Traffic police told to remove 'stiflingly hot' motorcycle uniforms

PUBLISHED : Thursday, 21 June, 2007, 12:00am
UPDATED : Thursday, 21 June, 2007, 12:00am
 

Traffic officers have been told to take their jackets off when not riding their motorcycles and to drink more water after complaints that new jackets - introduced two months ago to provide better protection - are stiflingly hot. The police force was also looking for more suitable jacket material, Secretary for Security Ambrose Lee Siu-kwong said yesterday.


Mr Lee was responding to a question from lawmaker Lau Kong-wah, who also queried the cost and suitability of uniforms issued to police and other disciplined services.


He said the jackets, issued last month in an effort to comply with the Occupational Safety and Health Ordinance, were made of elastic nylon/cotton with laminated cloth and reflective safety fabric.


'Some traffic officers have pointed out that the ... jacket makes the wearer feel hot,' Mr Lee said.


He said the department would seek to strike a balance between comfort, safety and the force's image, and would listen to officers' opinions.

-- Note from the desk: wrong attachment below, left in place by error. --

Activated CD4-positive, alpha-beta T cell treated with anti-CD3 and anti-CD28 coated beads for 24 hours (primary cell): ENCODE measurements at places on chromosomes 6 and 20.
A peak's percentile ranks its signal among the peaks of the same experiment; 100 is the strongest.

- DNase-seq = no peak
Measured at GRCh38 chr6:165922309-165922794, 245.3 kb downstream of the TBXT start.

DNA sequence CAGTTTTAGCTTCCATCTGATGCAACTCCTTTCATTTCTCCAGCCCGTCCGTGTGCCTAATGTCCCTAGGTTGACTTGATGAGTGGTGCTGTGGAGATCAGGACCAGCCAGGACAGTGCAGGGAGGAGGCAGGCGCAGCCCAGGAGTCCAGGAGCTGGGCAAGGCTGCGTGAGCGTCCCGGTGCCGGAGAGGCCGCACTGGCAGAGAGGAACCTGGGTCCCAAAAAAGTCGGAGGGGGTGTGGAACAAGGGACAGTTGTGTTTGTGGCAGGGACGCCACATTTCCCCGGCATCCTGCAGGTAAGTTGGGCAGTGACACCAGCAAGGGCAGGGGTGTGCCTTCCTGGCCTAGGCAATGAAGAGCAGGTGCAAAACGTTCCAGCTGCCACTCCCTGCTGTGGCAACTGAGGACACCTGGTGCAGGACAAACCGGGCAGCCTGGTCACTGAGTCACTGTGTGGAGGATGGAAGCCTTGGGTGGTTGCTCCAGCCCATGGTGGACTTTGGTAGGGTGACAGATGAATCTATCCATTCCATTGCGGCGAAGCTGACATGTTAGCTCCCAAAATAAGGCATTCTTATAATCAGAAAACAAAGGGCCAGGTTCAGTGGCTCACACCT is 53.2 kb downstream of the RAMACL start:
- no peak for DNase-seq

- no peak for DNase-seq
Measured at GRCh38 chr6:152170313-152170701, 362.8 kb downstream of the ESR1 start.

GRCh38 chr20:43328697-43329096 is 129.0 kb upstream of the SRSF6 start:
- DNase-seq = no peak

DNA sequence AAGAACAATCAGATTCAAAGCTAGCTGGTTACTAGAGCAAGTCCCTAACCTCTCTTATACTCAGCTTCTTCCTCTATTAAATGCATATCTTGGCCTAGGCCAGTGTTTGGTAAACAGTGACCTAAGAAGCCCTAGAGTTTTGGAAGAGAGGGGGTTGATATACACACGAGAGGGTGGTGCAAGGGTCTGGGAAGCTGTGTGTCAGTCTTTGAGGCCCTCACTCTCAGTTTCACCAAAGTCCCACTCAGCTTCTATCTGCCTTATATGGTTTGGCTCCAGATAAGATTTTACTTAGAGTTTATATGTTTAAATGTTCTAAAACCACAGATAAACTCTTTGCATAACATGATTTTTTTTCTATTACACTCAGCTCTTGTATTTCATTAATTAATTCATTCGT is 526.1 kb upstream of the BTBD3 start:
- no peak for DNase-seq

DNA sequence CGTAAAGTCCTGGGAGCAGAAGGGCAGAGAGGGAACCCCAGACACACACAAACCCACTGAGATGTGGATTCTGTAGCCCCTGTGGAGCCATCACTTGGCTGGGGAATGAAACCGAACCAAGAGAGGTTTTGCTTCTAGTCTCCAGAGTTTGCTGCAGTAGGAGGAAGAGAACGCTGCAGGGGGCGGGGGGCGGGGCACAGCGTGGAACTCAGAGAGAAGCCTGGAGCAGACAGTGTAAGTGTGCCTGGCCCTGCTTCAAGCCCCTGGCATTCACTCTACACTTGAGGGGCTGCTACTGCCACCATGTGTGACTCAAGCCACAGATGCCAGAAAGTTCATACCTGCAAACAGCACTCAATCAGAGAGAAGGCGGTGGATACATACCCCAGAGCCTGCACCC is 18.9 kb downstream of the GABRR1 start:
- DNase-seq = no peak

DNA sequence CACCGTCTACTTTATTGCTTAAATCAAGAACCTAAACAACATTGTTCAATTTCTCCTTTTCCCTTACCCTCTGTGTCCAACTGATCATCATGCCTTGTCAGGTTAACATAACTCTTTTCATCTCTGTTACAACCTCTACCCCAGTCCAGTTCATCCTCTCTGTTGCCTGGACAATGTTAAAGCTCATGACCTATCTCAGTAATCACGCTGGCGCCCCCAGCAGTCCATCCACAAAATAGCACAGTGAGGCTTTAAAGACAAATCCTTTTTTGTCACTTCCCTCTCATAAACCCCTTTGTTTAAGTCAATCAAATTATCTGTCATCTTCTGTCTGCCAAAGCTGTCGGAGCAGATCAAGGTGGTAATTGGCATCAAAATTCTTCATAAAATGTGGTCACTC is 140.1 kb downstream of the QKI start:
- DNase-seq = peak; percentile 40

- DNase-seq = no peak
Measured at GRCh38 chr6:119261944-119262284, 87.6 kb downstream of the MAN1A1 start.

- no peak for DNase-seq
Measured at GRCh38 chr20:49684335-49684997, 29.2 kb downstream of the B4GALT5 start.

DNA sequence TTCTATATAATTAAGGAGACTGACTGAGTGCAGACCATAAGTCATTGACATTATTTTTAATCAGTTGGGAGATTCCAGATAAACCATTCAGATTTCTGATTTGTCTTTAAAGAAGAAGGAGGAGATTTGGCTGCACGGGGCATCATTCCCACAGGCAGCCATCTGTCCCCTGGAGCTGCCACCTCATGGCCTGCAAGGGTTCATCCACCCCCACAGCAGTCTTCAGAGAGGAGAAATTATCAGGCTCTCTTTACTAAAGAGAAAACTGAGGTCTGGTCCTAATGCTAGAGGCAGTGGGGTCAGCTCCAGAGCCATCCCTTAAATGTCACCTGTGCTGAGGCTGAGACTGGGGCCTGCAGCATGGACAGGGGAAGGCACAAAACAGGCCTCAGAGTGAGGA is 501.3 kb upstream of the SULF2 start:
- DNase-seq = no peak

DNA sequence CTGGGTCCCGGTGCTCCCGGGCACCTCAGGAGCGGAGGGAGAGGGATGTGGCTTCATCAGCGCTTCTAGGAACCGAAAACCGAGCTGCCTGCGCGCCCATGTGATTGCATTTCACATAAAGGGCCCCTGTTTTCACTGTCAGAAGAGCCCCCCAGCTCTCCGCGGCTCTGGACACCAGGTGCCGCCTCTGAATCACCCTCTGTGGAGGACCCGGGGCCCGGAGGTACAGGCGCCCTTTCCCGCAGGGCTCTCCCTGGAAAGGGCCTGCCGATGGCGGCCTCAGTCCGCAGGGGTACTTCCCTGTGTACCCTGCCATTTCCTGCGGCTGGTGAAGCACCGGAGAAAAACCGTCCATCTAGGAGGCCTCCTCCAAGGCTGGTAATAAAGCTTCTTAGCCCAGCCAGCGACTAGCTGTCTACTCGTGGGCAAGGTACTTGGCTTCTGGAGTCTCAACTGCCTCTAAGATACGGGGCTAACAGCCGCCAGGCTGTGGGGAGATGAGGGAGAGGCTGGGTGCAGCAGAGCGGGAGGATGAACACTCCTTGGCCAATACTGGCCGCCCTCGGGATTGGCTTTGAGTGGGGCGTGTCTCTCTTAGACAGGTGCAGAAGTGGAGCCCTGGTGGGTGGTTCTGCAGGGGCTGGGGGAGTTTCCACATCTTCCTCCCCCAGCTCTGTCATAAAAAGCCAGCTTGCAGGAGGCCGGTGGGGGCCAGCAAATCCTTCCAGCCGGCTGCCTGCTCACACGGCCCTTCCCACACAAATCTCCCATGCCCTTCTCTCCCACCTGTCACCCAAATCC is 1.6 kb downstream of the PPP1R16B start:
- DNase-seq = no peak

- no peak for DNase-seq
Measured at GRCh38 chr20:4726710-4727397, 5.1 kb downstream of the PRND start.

'Policemen can take off their jackets when they are not riding their motorcycles,' said Mr Lee. 'But they must put on their jackets when they are on their motorcycles, for protection.'


Earlier media reports said officers experienced skin-sensitivity problems and feared sunstroke.


Mr Lau asked how traffic officers could be helped in the meantime. Mr Lee said the government would discuss the matter with the officers, 'and see if any changes can be made'.


Lawmaker Choy So-yuk asked why the full uniform cost more than HK$8,000, while some departments' uniforms cost only a few hundred dollars. Mr Lee said that was due to the cost of materials designed for specific occupational needs.


Some policemen also complained that their summer trousers were prone to fading and the buttons on the shirt collars tended to fall off when being washed. The department has changed the trousers to more colour-fast material and redesigned the shirt collars with no buttons.


Immigration officers had complained that their form-fitting uniform tunics were too tight, so the department was looking at substituting pullovers instead.


Higher costs


While other departments' uniforms cost a few hundred Hong Kong dollars, the special uniform traffic officers wear costs more than: $8,000


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